America will never compromise with the forces seeking to erase its history and redefine the country in their image, especially not when that compromise means handing over to them the education of our children.
President Trump’s Constitution Day address from the National Archives in Washington, D.C. was the most prominent recognition of this fact yet by an American public official.
It marks the end of the American people’s patience with decades of "Critical Race Theory," and related ideologies.
Ideologies which have seeped into the curriculums of millions of schoolchildren and the bully pulpit of countless mandatory workplace seminars.
Looking the other way and going along to get along have failed.
Such timidity emboldened the editors of America’s once-venerable "newspaper of record," The New York Times, to publish and promote the "1619 Project," an entirely ahistorical new creation myth for the United States that posits — in principle — that America was founded by and for racists for the express purpose of oppressing minorities and that it remains essentially the same white supremacist empire today.
For decades, well-meaning Americans refused to slam the door on what they knew in their hearts is complete nonsense. Had we issued a more emphatic rejection of the zaniest ideas put out by the far left, the 1619 Project’s organizer — a racist conspiracy theorist who previously wrote that white people are "bloodsuckers"and "barbaric devils," that Chistopher Columbus is "no different then (sic)" Adolf Hitler, and that Africans got to the Americas before Europeans and built the Aztec pyramids — would never have gotten anywhere near the editorial pages of The New York Times, let alone your children’s history books.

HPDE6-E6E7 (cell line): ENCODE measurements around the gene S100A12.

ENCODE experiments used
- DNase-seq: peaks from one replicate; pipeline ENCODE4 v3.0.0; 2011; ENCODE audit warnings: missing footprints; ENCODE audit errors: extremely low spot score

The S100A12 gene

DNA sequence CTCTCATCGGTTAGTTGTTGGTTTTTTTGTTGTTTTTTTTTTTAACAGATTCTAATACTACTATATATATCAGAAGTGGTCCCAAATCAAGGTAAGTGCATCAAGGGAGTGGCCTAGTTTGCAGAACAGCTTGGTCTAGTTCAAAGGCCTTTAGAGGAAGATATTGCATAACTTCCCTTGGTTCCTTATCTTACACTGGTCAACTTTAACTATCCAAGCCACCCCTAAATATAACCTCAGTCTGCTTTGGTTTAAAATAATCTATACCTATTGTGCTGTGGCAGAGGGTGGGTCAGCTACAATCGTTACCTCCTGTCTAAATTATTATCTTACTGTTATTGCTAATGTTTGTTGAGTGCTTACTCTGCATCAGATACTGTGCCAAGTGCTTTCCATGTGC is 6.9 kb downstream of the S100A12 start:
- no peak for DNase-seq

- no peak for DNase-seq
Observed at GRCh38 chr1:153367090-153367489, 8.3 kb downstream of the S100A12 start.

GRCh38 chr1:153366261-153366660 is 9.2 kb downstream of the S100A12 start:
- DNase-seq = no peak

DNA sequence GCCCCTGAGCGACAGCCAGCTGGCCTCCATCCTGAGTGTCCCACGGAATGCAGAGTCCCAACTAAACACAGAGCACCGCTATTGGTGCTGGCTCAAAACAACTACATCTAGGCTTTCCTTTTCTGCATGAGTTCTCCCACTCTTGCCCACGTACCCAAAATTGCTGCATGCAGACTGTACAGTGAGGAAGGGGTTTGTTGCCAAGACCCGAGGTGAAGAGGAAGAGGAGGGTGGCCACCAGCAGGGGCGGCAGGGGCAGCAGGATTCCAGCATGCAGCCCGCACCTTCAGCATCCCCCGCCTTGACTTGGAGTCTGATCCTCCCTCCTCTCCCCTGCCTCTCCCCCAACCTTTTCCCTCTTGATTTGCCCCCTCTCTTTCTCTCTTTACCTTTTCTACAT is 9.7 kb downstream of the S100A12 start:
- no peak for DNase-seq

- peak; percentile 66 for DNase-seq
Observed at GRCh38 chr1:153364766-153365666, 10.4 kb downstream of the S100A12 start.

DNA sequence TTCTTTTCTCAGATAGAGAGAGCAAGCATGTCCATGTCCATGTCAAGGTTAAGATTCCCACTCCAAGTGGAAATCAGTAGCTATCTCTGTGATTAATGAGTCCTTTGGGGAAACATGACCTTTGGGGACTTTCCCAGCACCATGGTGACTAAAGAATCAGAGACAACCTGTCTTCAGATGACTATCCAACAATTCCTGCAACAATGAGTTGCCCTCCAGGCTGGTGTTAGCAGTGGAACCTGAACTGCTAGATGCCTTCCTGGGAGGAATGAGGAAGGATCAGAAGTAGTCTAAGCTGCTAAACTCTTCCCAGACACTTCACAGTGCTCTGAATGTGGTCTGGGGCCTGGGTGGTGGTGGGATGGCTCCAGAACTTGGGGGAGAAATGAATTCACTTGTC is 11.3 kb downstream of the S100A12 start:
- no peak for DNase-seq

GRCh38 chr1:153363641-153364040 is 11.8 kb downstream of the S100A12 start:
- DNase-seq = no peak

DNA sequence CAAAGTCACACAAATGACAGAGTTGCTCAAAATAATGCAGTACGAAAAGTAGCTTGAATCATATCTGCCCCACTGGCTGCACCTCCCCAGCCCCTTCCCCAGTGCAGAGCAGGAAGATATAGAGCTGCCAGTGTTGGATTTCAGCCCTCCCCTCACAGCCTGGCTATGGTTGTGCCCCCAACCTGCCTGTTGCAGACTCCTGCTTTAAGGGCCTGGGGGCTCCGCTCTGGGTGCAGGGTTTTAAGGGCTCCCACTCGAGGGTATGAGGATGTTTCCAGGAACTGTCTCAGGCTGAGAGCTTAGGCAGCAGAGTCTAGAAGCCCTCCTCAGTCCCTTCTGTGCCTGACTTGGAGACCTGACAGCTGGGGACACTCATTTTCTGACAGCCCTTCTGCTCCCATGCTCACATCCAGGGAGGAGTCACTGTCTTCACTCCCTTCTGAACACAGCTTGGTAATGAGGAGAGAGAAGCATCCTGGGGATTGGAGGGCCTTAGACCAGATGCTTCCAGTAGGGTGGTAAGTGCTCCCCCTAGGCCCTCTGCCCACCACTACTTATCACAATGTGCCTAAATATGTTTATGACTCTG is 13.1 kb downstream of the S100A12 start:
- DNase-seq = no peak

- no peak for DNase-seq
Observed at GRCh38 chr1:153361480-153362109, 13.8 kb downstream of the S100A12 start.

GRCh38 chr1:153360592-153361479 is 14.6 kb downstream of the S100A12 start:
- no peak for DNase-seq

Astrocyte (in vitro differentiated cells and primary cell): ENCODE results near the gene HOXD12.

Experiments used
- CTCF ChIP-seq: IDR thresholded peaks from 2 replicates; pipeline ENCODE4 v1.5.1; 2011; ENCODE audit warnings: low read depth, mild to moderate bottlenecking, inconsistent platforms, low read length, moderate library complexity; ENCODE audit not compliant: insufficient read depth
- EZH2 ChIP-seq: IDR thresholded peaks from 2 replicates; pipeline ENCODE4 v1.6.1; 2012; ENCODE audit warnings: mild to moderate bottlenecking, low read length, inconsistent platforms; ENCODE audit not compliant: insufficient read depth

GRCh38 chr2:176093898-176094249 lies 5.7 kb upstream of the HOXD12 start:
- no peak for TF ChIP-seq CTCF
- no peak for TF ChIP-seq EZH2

Without the indifference or acquiescence of our media, political class, and academics to the dark clouds of historical revisionism, racial grievance politics, and revolutionary posturing, there is no way activists and "protesters" would have felt emboldened enough to attack police and violently tear down the public memory of America’s history and heroes this summer.
Monuments to "Star Spangled Banner" poet Francis Scott Key, Declaration of Independence author Thomas Jefferson, progenitor of American mass democracy Andrew Jackson, and even George Washington, the father our of nation, have all been attacked — toppled, covered in graffiti, and subjected to the tantrums of enraged leftists.
The road to that once-inimaginable reality ran straight through the endless refrains of "just ignore the kids and they’ll go away."
Almost 10 years ago, I co-founded a project with businessman Brad Saft, "Learn Our History." It's a series of animated videos for children to teach highlights of American history in an entertaining way.
We launched "Learn Our History" because students today are not learning about American exceptionalism or the extraordinary of this great nation, which far from perfect, has been truly a light to the world. As my own college history professor reminded me often, "History is to a civilization what the memory is to the individual."